Salt is one of the most valuable treatments you will ever use in a freshwater aquarium. It is a great way to naturally and safely treat many types of illness and general stress.
Salt treatment is also very effective against ich and other external parasites. A full dose is one tablespoon per five gallons. It is best to start with a half dose and then put in the other half dose after about twelve hours. This is especially true if you have any fish that may be sensitive to salt such as loaches, tetras, discus, etc. In most cases there will be no issues but every once in a while a fish will have a bad reaction to the salt. In these cases the may become lethargic, breathe rapidly, or have clamped fins. In these cases you will want to do a water change to remove some of the salt. Goldfish and livebearers (mollies, platies, swordtails, and guppies) react very well to salt treatments. Keep in mind that you need to dose for salt again after each water change. So if you have a full dose of salt and then do a 25% water change then you need to add a full dose of salt for the 25% you changed. So if you have a 20 gallon and do a five gallon water change you need to add a full dose of salt for those five gallons, one tablespoon.
The usual dose is one tablespoon per five gallons. It is best to start with a half dose and then add the other half 12 hours later in case any fish have an unusual negative response to the salt. This response would be general signs of stress (clamped fins, lethargy, reduced appetite, increased breathing rate, etc.).
Salt use in freshwater aquariums is a highly debated and misunderstood concept. There are definitely some very good and important uses for salt in a freshwater aquarium.
Salt can be one of the most powerful and effective treatments for stress and many illnesses. It is something that should be on hand for any aquarist. When something goes wrong in an aquarium and the fish are stressed for some reason the first thing that should be done is a water change. If that is not enough the next thing that should be done is to add some salt. The standard dosing is up to one tablespoon per five gallons. I would not add all of this at one time. I would add about half and wait about twelve hours before adding the other half. This will allow the fish to acclimate to the sudden increase in salinity, which can be stressful to some species. It is also good to keep an eye on the fish after each addition of salt to make sure that none of them are responding poorly to it.
Some fish respond very well to salt treatment. These fish include goldfish, livebearers (guppies, mollies, swordtails, and platies), and others. It is amazing how so often all that is needed to treat what seem like severe problems is water changes and some aquarium salt. This is a much more natural and less stressful way of handling many issues than harmful, toxic chemical medications.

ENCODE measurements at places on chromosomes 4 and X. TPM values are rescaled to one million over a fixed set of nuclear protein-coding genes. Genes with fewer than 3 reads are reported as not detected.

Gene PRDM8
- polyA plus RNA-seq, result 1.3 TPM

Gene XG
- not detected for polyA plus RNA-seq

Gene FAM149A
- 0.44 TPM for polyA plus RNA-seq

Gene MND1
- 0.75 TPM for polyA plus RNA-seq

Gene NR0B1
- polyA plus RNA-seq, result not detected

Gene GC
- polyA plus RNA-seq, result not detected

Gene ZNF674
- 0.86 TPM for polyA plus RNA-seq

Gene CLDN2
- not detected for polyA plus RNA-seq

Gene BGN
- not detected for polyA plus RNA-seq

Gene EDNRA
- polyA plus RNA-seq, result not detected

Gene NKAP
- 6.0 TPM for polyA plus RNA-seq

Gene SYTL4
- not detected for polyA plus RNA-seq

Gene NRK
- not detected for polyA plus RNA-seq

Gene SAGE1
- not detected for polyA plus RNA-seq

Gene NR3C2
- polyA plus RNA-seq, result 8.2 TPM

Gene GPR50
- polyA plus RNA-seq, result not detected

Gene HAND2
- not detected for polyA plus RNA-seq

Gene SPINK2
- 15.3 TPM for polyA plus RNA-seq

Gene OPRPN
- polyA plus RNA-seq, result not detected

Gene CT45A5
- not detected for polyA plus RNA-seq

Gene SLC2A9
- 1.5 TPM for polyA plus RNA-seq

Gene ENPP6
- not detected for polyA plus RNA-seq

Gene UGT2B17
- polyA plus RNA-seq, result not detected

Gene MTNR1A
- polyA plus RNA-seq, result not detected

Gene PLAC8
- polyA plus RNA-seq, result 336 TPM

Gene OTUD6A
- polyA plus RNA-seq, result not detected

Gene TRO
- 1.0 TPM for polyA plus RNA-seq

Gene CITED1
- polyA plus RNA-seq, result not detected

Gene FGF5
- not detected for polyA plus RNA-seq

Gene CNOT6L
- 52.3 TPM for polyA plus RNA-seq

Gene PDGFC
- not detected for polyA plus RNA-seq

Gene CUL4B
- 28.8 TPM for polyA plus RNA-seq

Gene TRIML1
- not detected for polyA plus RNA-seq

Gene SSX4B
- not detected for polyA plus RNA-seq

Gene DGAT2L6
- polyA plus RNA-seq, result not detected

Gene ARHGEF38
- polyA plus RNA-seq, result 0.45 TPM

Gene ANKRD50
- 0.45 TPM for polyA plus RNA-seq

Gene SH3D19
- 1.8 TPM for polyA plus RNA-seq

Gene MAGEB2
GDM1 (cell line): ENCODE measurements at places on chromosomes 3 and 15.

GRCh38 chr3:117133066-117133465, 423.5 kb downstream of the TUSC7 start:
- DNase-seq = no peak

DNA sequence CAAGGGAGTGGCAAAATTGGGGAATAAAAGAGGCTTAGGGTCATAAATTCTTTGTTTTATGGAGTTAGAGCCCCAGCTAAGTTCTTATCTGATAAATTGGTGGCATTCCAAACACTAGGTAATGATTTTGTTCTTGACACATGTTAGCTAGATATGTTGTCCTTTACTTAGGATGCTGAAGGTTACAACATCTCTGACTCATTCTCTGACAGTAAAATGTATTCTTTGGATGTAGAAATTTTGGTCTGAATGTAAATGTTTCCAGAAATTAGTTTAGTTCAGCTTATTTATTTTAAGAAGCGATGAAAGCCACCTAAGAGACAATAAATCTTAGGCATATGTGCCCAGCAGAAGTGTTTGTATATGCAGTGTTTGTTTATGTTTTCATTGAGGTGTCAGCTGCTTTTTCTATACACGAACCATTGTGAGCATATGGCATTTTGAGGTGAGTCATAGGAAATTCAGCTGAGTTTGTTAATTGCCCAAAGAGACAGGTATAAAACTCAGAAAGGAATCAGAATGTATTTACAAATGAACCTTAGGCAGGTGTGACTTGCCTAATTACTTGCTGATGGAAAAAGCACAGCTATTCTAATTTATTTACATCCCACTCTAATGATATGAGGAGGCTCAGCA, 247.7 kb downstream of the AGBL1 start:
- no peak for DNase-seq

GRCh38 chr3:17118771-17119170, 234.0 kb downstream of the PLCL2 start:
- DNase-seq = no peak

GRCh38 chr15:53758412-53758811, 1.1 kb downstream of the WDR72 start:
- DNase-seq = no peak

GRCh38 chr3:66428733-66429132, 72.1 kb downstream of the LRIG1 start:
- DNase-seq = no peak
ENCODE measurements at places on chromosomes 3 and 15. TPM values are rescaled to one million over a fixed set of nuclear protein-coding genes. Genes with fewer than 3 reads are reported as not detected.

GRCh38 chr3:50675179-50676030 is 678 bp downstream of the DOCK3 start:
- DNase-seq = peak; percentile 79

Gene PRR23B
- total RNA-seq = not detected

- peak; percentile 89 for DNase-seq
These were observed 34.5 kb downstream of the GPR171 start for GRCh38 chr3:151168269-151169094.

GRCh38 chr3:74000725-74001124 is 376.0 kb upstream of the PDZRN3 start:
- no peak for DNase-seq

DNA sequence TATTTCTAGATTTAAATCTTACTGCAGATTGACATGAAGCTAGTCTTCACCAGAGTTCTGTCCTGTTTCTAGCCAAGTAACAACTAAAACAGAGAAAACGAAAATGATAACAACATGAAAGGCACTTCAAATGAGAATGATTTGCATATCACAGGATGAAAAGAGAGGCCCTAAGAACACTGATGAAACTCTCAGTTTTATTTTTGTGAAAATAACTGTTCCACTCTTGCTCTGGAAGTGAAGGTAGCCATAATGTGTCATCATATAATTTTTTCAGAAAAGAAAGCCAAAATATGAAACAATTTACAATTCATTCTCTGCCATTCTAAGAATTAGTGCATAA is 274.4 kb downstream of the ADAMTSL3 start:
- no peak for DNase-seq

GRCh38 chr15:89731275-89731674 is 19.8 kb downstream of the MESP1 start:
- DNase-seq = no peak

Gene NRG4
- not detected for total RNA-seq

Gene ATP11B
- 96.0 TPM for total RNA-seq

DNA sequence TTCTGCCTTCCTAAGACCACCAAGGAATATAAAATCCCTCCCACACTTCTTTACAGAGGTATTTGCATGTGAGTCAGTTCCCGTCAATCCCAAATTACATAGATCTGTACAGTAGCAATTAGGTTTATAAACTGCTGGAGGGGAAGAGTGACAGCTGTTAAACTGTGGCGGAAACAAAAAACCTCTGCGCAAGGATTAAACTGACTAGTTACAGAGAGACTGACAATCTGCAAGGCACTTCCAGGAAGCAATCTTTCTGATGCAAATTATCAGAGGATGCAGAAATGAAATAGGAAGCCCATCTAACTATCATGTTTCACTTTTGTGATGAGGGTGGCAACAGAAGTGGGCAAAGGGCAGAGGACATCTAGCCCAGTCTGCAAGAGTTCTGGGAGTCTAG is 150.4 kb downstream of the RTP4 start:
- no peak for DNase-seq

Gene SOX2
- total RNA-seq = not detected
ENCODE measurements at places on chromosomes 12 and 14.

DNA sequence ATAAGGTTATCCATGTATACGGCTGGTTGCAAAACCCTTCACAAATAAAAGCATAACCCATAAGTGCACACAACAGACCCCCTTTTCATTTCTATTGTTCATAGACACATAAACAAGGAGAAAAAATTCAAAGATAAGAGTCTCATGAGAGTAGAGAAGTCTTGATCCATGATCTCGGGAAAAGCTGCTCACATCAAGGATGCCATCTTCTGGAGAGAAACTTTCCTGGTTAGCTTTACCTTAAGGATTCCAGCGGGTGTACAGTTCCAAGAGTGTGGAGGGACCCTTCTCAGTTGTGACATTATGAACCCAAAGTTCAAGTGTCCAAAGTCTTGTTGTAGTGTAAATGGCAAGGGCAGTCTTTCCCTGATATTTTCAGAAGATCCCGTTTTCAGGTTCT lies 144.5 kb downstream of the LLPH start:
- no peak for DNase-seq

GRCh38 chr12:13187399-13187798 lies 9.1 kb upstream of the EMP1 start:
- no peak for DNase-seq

The problem with salt is that it is often suggested to be added all the time, with every water change. These are freshwater fish, not brackish or marine. They do not need salt added to their water. They have adapted to freshwater chemistry, that is what their kidneys can handle. Adding salt all the time, especially at the dosing suggested by the companies selling salt who want you to buy a lot of it, is not good for the long term health of the fish. Lake Tanganyika is one of the hardest, most alkaline bodies of freshwater on the planet. Seachem’s Cichlid Lake Salt has a recommended dose of 1/2 tablespoon per ten gallons. The usual recommendation for aquarium salt to be added to freshwater aquariums all the time is one tablespoon per five gallons. That is four times as high as one of the hardest and most extreme bodies of freshwater on the planet. Subjecting all freshwater fish to this salinity, especially soft water fish, is going to cause harm long term. They simply are not adapted to handling such a salinity, their physiology is not able to handle it safely long term.
It is important to address other salts in freshwater aquariums. For example, Seachem’s Cichlid Lake Salt. Many people feel that since most African cichlids are captive bred they have adapted to a wide range of chemistry. This is true to a point, but these fish evolved in in very hard, alkaline waters with a unique mineral content. Special salts made specifically to mimic this natural chemistry may not be needed for these fish to do well, but in my experience the fish do even better when their water is closer to what is found in their natural habitat. Their colors will be a little better, their health will be a little better, they will thrive better long term. Something as simple as a special salt additive to make such a difference for them is worth it, they deserve it.
Livebearers and Salt:
Livebearers requiring or doing better with salt is another highly debated topic.In nature many livebearers go in to brackish and even fully marine water. They do this in search of food, but they do not live there permanently. Their bodies have adapted to handle this short term exposure to high salinities. In captivity they do not have the option to go back in to full freshwater if the aquarist adds salt all the time. They are forced to have to deal with these extremes in salinity all the time. This can cause more harm than good long term. In addition, even if livebearers did do better with salt all the time, it doesn’t matter if there are any other freshwater fish in the tank since they definitely cannot handle the higher salinity all the time.